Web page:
Colin McRae was the fastest, most committed and most spectacular rally driver of his generation. A helicopter accident cut short his adrenaline-filled life in 2007, but what a life it was.
When in doubt, flat out
Colin McRae was born on 5 August 1968 in Lanark, Scotland. The son of five-time British Rally Champion Jimmy, racing was in young Colin’s blood.
Although initially competing on bikes, the young McRae traded two wheels for four at the age of sixteen when he started club-level rallying in a Mini. He continued honing his skills against faster and more fancy machinery in the Scottish Rally Championship between 1986 and 1988 (which he won in the latter year).
He started competing in the single World Rally Championship (WRC) from 1987, but McRae’s big break came in 1991 when he was signed by the Prodrive team, then campaigning Subaru Legacies in the British Rally Championship. Success followed immediately as Colin claimed the national title in 1991 and 1992.
One-off appearances characterised his career in the WRC in 1993 and 1994, but 1995 making Colin McRae making history. Between McRae and teammate Carlos Sainz, the pair won five of the season’s eight rallies in the now-iconic GC8-generation of blue and yellow State Express 555-branded Subaru Impreza WRX STIs. McRae became the first British and the youngest ever WRC champion – the latter a record that still stands today.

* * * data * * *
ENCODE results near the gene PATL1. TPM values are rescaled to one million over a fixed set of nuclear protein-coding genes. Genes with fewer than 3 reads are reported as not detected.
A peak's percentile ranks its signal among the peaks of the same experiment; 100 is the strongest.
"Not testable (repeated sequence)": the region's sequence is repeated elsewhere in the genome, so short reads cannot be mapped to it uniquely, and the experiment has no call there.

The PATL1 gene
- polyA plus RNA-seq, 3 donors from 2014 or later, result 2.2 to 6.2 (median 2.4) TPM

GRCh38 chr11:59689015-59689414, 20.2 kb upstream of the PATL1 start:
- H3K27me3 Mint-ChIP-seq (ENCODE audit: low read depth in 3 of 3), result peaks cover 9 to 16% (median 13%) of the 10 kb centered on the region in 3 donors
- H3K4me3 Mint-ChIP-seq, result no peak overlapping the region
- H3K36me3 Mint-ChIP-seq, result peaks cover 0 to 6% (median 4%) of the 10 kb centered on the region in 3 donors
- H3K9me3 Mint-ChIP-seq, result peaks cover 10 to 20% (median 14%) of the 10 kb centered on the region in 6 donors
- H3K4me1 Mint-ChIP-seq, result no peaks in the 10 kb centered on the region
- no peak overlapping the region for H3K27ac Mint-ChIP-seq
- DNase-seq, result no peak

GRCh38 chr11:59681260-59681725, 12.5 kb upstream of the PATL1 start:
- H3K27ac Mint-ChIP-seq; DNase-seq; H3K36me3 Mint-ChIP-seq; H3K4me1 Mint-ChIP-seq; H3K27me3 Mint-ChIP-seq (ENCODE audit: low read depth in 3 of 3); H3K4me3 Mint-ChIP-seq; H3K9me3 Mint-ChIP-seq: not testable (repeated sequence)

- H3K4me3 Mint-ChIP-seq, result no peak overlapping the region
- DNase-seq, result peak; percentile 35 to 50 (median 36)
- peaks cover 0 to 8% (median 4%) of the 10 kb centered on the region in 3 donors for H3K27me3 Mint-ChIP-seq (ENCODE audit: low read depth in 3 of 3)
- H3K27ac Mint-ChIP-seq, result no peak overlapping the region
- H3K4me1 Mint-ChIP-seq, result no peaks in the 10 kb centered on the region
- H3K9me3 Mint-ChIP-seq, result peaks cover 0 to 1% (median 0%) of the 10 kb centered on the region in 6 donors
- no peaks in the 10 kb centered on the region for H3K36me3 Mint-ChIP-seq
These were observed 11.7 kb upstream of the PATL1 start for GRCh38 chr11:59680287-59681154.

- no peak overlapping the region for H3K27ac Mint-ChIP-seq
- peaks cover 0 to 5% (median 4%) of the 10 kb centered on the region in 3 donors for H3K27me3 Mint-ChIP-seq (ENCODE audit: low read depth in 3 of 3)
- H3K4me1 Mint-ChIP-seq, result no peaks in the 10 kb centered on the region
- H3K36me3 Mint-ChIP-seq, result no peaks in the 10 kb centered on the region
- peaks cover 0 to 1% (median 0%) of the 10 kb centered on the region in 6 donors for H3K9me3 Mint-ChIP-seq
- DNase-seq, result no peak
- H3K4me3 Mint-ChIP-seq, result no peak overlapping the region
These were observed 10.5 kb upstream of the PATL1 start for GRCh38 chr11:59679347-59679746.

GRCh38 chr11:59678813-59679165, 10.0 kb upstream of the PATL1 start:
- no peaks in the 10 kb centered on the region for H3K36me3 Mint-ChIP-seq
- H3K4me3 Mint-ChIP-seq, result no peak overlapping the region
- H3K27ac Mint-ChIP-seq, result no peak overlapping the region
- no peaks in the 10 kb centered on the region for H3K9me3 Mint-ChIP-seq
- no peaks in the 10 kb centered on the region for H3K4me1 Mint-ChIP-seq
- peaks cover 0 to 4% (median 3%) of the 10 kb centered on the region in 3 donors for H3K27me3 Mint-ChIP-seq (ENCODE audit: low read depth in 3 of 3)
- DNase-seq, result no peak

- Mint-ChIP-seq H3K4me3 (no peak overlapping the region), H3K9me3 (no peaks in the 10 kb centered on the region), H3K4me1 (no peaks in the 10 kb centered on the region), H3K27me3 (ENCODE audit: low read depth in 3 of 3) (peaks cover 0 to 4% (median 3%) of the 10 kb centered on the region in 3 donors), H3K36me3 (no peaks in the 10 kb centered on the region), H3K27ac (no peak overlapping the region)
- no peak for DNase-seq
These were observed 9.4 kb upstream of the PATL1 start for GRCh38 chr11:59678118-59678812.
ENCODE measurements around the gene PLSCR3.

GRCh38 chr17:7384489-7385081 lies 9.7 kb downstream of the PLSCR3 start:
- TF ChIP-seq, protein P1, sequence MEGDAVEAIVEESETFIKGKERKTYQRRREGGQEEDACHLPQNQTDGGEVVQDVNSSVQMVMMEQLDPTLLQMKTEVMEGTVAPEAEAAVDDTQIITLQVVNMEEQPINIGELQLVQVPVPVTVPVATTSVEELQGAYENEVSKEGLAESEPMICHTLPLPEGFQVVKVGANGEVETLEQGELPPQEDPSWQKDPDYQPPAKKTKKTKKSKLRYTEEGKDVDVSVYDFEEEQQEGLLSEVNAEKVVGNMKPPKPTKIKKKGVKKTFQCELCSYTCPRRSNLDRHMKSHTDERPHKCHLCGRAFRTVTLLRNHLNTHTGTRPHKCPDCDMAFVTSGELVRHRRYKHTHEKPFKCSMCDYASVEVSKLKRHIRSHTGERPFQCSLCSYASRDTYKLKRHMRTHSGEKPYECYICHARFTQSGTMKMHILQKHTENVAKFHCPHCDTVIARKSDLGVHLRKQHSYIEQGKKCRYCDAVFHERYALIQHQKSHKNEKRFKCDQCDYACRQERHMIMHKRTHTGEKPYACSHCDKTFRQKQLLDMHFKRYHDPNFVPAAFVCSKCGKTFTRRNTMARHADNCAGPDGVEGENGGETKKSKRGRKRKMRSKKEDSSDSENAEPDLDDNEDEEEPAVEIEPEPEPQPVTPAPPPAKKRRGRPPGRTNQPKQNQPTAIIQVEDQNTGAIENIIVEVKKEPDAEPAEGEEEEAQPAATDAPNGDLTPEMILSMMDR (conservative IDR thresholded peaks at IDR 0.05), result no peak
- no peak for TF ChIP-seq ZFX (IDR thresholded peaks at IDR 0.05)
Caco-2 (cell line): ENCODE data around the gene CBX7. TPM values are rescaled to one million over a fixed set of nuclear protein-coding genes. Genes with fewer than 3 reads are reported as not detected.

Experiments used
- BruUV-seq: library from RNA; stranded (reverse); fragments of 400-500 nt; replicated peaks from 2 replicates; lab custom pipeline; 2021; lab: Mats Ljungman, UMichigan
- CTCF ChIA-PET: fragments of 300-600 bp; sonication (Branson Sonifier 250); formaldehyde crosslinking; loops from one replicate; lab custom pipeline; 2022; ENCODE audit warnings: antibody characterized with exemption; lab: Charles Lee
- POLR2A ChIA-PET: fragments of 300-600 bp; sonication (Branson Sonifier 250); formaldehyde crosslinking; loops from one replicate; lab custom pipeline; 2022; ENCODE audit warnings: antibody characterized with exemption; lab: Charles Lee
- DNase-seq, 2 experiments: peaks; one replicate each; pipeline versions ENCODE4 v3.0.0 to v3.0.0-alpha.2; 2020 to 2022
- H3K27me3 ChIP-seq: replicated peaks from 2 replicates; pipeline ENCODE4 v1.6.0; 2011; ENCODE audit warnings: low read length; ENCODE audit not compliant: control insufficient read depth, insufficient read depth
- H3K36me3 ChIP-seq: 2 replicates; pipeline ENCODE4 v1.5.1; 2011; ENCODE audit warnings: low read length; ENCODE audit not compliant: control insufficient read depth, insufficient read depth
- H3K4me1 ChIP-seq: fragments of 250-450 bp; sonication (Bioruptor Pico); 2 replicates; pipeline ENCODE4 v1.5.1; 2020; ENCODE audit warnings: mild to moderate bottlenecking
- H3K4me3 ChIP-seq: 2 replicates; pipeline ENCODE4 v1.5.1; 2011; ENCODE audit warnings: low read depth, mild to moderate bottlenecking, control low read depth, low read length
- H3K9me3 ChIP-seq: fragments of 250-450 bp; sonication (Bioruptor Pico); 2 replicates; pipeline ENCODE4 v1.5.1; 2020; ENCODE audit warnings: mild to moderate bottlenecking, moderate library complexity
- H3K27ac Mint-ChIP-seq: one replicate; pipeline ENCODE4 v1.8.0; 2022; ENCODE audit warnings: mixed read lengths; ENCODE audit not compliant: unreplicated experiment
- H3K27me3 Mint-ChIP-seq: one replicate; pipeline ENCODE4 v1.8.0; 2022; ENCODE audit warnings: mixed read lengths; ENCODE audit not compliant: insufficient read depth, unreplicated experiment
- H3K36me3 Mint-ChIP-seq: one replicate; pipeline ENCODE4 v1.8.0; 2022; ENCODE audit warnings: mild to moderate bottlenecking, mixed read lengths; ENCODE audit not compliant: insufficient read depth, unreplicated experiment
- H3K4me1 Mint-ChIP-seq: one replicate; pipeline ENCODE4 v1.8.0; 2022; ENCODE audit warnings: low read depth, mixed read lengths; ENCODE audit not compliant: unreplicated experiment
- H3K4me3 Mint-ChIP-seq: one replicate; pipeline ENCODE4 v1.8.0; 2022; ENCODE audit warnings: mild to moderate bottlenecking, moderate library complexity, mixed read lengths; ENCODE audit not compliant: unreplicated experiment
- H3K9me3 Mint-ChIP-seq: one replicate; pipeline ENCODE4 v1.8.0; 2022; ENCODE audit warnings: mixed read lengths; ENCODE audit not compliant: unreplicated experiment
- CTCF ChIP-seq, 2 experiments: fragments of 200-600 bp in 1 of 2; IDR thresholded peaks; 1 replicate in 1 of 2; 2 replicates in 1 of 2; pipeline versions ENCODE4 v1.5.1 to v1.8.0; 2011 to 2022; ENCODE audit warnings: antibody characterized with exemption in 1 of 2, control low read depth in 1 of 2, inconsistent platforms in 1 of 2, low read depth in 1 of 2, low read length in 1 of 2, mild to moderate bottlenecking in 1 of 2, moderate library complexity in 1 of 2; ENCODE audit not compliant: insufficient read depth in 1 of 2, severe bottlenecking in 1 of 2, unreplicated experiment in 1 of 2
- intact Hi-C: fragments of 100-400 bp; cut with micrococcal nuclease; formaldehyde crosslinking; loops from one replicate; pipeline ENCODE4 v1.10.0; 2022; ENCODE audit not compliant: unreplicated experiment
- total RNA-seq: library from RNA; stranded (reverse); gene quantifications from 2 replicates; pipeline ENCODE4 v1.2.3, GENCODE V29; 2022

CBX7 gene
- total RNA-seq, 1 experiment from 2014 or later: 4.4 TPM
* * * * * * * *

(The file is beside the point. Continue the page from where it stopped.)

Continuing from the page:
While McRae earned the WRC crown in 1995, the Prodrive Subaru team continued its meteoric success by going on to claim the WRC constructor’s titles in 1996 and 1997 as well. McRae finished as runner-up in the 1996 and 1997 WRC drivers’ championships and third in 1998.
After parting ways with Subaru, between 1999 and 2006 McRae drove for Ford, Citroën and Skoda. His final victory was attained at the 2002 Rally of Kenya. But his ever-competitive spirit saw him venture into participating in the Dakar rallies of 2004 and 2005 and even the 24 hours of Le Mans in 2004, where he finished third in class in a Ferrari 550.
How will McRae be remembered? His motto – “when in doubt, flat out” – ties in with his fast but inconsistent style. He often stayed flat out where others dared not – an unrelenting approach which cost him another two WRC titles.
It is precisely never-say-die nature of the revered Scotsman – always fearless, always sideways, always on the limit (YouTube is your friend) – that made him mesmerising to watch. Little wonder his middle name was “Steele”.
The trademark flat-four engine burble of the most famous Subaru in the world with its L555 BAT registration plate – with McRae behind the wheel – has been silenced forever, but those whose hearts he touched can leave a personal tribute at colinmcrae.com/memories.
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